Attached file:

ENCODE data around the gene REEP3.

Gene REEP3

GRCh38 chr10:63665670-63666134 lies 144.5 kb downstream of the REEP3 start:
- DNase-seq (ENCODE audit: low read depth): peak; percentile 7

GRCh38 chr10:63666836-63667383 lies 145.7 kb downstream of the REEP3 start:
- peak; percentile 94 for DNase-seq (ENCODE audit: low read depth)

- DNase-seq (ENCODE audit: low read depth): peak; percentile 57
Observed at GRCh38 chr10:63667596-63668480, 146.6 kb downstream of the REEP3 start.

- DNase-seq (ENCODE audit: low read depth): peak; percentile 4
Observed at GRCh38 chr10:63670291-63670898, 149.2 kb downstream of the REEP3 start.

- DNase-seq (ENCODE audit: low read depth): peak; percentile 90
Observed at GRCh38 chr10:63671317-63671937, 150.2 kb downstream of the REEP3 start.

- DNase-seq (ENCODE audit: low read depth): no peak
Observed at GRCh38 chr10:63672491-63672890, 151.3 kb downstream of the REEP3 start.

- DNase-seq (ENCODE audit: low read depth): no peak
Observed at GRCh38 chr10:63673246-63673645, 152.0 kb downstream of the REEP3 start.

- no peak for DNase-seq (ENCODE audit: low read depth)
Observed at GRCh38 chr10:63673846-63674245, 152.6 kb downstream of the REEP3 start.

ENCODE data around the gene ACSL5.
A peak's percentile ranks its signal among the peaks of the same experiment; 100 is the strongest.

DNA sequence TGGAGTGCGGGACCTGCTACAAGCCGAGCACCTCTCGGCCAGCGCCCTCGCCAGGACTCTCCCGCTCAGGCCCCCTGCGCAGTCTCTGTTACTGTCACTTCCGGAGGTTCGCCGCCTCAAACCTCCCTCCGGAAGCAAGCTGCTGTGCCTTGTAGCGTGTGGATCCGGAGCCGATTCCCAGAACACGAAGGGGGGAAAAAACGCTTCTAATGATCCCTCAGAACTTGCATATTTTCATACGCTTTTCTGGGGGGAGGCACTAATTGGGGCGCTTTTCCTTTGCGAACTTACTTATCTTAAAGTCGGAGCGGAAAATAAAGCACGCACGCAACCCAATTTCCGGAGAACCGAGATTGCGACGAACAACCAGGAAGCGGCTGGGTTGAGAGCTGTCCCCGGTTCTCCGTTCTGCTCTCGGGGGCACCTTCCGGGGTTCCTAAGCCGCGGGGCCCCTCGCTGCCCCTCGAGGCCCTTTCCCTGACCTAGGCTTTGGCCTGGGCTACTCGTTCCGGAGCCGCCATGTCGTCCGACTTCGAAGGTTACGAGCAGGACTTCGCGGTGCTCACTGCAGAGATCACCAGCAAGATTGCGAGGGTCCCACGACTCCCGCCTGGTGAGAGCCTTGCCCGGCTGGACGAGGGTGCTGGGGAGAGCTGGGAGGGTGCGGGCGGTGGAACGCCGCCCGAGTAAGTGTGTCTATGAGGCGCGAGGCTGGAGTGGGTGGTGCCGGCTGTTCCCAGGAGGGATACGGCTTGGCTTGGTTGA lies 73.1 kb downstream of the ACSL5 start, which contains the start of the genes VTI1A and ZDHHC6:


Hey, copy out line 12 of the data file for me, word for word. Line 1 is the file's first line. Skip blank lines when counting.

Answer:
Observed at GRCh38 chr10:63671317-63671937, 150.2 kb downstream of the REEP3 start.